Where can I get business advice?
So, you’ve admitted that you need help with your business. That’s an important first step in moving forward.
Now you need to identify the type of help you need. Your business has many facets, so identify the areas where seeking help will give you the most bang for your buck.
Government Business Services
Federal and State Governments have a wealth of business information available online, including templates, guides and links to government services such as business registration, compliance requirements, grants and government assistance programs, training and networking events.
Reviewing other states’ business sites can also provide useful information for your business, but it’s important to remember that information on the state-based sites may be specific to that state’s legislation
A business legal advisor is essential to help you protect your interests, including structuring your business entity, preparing and reviewing contracts and legal documents, and providing legal advice in relation to your role as a director and business owner. They can also help when things don’t go your way, navigating legal processes in the event of broken contract or insurance claims.
An effective insurance broker will understand your industry and business so they can best protect your interests and those of your business. Your broker will source the right insurance provider, negotiate policy terms, premiums and excesses, and navigate complex claims processes to save you money and time.
Running your own business means you just can’t know everything about everything. There’s no point wasting your own time to learn how to set up your IT or HR framework when there are specialist consultants who can establish policies and practices, and set up equipment tailored to your business’ needs. Following the initial set-up, many can be retained for a monthly fee to provide ongoing assistance as needed.
Whether you’re starting your business or wanting to grow your existing business, there’s another business owner who’s navigated a similar path and overcome similar challenges. An industry mentor can be crucial to extend your network within your industry and help you understand the changes that have affected your industry.
You may be thinking that a direct competitor will not be willing to act as your mentor, but if you think outside your business’ location and current timeframe, you may be surprised. Whether you’re a surf shop in Manly or Mooloolooba, you’re probably facing similar challenges and can share information about your industry, suppliers, processes and practices with no threat to your own business.
Industry Associations for business advice
An industry association or professional body is full of your direct competitors, right? Not always. Your industry association may be local, state-based or national. If you’re establishing an adventure tourism business on the Northern Beaches of Sydney, Tourism Australia or DestinationNSW can help you establish mentoring relationships with adventure tourism operators in other regions and states. Building a network of other operators in your industry will enable you to share information and learn from each other.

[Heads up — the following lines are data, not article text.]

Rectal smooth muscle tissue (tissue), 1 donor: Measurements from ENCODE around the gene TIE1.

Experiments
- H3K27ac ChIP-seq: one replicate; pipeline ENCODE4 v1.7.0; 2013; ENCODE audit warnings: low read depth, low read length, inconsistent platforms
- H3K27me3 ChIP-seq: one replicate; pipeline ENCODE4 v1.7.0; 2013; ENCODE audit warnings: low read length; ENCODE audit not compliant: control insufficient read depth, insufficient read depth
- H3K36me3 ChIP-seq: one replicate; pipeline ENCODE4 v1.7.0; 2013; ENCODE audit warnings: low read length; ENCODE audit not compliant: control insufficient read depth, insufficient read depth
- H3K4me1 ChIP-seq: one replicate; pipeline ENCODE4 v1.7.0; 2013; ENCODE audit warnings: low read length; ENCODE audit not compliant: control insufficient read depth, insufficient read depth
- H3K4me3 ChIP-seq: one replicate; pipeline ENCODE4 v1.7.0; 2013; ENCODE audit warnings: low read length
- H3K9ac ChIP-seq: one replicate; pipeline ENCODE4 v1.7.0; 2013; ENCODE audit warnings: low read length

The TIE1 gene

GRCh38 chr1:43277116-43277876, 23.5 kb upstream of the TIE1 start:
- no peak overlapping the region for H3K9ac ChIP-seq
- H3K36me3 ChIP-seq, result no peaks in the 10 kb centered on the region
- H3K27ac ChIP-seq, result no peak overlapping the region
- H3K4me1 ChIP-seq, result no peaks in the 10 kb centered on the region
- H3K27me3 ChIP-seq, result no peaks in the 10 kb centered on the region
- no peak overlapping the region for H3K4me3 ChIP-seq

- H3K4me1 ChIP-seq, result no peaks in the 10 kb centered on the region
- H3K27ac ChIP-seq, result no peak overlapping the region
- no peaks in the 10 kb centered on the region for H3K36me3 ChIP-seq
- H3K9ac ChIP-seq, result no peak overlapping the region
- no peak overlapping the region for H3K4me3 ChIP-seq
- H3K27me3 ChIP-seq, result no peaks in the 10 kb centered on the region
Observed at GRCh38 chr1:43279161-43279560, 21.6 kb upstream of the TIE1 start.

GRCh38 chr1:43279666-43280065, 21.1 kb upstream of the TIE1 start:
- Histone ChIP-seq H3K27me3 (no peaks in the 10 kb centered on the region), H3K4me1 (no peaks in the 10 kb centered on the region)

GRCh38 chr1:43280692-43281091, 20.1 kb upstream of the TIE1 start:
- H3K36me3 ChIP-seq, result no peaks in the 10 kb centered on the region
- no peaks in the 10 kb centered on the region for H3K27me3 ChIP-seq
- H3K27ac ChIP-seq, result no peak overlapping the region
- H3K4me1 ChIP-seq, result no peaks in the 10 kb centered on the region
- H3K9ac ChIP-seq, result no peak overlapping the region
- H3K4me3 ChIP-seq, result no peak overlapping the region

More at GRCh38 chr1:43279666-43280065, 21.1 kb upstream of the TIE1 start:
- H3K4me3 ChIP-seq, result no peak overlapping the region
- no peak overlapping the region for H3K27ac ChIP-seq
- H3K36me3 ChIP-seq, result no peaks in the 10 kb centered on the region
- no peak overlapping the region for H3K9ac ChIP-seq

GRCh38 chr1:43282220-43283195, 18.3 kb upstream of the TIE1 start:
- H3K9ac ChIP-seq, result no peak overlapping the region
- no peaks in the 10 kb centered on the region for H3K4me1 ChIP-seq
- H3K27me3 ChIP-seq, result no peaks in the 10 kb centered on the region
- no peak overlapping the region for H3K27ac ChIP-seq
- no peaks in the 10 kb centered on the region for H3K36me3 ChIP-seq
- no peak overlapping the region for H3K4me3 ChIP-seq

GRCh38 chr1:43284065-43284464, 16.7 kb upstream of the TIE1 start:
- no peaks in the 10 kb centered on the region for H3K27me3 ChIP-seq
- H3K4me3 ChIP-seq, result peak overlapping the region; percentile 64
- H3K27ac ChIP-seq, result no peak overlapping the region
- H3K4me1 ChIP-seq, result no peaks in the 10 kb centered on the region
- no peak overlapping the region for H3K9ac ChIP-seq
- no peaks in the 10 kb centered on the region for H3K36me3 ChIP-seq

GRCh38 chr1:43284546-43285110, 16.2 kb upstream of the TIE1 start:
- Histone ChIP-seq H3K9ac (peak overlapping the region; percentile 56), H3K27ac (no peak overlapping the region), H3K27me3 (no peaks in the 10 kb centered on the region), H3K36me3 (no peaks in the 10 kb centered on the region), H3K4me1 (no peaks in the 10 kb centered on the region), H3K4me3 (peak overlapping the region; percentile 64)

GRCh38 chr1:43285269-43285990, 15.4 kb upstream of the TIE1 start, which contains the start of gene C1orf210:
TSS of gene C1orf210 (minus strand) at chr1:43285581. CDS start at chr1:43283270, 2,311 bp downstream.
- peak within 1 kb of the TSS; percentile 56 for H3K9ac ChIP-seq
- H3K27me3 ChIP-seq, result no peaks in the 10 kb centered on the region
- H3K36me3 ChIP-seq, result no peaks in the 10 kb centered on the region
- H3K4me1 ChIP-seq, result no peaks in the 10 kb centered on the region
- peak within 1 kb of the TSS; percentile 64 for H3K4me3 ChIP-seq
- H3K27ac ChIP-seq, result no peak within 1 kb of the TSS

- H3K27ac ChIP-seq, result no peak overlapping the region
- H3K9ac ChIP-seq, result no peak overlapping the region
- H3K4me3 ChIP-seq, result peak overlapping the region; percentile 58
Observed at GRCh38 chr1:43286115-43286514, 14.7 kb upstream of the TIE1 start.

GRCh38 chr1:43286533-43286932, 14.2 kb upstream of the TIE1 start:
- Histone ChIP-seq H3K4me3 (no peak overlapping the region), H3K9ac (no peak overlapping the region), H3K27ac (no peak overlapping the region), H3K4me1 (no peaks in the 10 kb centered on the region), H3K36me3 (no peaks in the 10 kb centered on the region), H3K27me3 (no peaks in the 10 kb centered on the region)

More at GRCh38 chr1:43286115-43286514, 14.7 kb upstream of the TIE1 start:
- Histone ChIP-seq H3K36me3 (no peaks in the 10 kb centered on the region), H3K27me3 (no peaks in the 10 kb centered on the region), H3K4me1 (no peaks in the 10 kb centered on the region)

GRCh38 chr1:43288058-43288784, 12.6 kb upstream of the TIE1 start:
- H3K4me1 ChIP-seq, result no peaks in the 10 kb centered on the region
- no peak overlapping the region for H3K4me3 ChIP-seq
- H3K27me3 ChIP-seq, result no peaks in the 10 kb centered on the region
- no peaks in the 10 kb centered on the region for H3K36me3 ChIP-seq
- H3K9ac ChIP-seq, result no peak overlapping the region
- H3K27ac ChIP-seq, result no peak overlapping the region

Chamber of Commerce
A chamber of commerce is location-based and will champion businesses across a range of industries in a specific location. Joining a chamber of commerce may be useful for local networking, understanding local issues that may affect your business, and lobbying all levels of government regarding local issues.
Whether you’re establishing your business or have been operating for decades, a business coach can work with you to achieve your goals. An effective business coach doesn’t need knowledge of your business or even your industry. Their job is to help you to provide an external perspective – encouraging you to question, clarify, reflect, set goals and then holding you accountable for your action and results.
I’m a huge fan of advisory boards for business. An advisory board brings together a group of mentors, confidantes, and advisors that can offer you professional advice, business insight and lessons learned from their own experiences.
You can benefit from the cumulative wisdom of the advisory board members, ask questions and resolve issues in a trusting and confidential environment. It creates a forum for you to get some clear ‘air’ thinking time, float ideas and canvass fresh perspectives and innovative solutions, so you can make more informed decisions in relation to your business’ strategic direction and operations
You may have a bookkeeper who pays the bills and wages, prepares your financial information and lodges your tax returns. And that may have been all you need for your start-up business, but now you want to grow the business.
Your business advisor/accountant is much more than a bookkeeper. They’re your business and financial guide, ensuring you understand your business’ financial state and how to use your financial data to forecast, plan and take action for the future, not just as an outcome of your past trading. Your business advisor will also help you to secure funding, maximise your return on capital, facilitate and secure any grants, rebates or concessions, and work with you to grow your business.
With a broad base of clients, your business advisor can also refer you to legal advisors, insurance brokers, specialist consultants, industry mentors and potential advisory board members.
In short, there’s an extensive array of help available to business owners. So how do you move forward?
Your business advisor will help you to identify the priority areas for assistance and target the most effective way of getting the help you need.
If you’ve decided to make 2021 a year to grow your business, contact BridgePoint Group on 1300 656 141 or email firstname.lastname@example.org